Wednesday, July 5, 2017

Sixth Circuit Court of Appeals Considers Ohio Standard for Piercing the Veil and Finds the Claims Lacking

Sixth Circuit Court of Appeals Considers Ohio Standard for Piercing the Veil

and Finds the Claims Lacking


      In a recent decision, the Sixth Circuit Court of Appeals considered an effort to pierce the veil of a corporation in an effort to hold its officers liable on its breach of a contract with respect to a point-of-sale system. The Sixth Circuit would reject that effort. Rutherlan Enterprises, Inc. v. Zettler Hardware, No. 16-4147, 2017 WL 2684109 (Sixth Cir. June 21, 2017).
      This appeal was in response to the District Court's grant of summary judgment dismissing the complaint in its entirety. After affirming the dismissal of certain counts alleging fraudulent misrepresentations on the basis of the statute of limitations, it turned to the argument that there was a breach of contract for which the various individual defendants could be hold personally liable under a theory of piercing the veil. Applying Taylor Steele, Inc. v. Keeton, 417 F.3d 598, 605 (Sixth Cir. 2005), the court found that the elements of piercing were not adequately demonstrated on the record.
      With respect to the failure to observe corporate formalities and hold meetings, the court rejected a suggestion that the mere failure to produce records of the meetings gives rise to an inference that they did not take place.
      With respect to a suggestion that the corporation was insolvent at the time it incurred its obligation, the court reviewed financial documents and tax returns which demonstrated that in fact the company had never been insolvent.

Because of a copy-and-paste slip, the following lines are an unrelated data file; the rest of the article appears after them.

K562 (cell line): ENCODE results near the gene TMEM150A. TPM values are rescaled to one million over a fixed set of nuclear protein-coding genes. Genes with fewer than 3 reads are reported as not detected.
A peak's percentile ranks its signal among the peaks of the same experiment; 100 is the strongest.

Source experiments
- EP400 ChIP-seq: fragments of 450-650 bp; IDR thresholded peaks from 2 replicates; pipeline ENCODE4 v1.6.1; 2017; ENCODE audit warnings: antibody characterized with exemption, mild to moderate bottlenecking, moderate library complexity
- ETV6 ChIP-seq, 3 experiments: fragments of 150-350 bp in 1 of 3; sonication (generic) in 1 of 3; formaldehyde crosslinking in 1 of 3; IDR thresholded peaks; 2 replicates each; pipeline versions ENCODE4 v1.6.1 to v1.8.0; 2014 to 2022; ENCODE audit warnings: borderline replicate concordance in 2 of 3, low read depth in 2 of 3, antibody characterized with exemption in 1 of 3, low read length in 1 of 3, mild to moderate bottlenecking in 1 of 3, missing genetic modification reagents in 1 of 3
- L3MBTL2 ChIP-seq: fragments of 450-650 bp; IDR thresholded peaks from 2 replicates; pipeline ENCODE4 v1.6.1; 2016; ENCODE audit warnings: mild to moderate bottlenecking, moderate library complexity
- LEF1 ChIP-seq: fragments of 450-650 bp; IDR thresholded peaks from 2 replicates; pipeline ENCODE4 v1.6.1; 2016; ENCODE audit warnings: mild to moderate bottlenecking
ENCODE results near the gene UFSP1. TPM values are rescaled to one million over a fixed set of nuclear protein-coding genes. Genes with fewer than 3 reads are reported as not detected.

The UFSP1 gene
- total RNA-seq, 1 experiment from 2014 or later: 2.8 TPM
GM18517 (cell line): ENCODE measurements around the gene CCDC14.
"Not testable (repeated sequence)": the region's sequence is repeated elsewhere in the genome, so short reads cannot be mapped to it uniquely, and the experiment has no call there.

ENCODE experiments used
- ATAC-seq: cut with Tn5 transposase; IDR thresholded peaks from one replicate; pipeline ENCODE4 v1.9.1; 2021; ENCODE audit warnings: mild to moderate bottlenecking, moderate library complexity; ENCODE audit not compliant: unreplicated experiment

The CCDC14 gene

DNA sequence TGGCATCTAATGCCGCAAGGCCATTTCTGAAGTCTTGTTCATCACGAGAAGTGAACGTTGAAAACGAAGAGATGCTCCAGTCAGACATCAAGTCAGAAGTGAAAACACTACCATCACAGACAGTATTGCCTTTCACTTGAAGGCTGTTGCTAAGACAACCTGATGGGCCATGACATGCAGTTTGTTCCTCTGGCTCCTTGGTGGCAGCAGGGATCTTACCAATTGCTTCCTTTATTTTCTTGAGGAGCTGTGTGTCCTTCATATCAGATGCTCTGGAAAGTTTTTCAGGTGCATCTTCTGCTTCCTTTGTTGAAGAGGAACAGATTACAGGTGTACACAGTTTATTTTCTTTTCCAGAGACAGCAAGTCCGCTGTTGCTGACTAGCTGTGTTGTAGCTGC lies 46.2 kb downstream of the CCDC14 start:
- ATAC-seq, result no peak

With respect to an argument of inadequate capitalization, the court found that the mere fact that it began with minimal capitalization did not compel the conclusion that it was inadequately capitalized.
Giving the facts in the light most favorable to Rutherlan, like the District Court, we find no evidence in the record that supports an assertion of fraud, bad faith, or illegality. While it is true that ordinarily factual disputes should be decided by a jury rather than dismissed on summary judgment, that supposes that there is some factual evidence for a jury to consider in the first place. Ruthrtlan pointed to no factual evidence to prove fraud, bad faith, or even legality and its opposition to summary judgment and, likewise, fails to point to any such factual evidence on appeal. (citation omitted)

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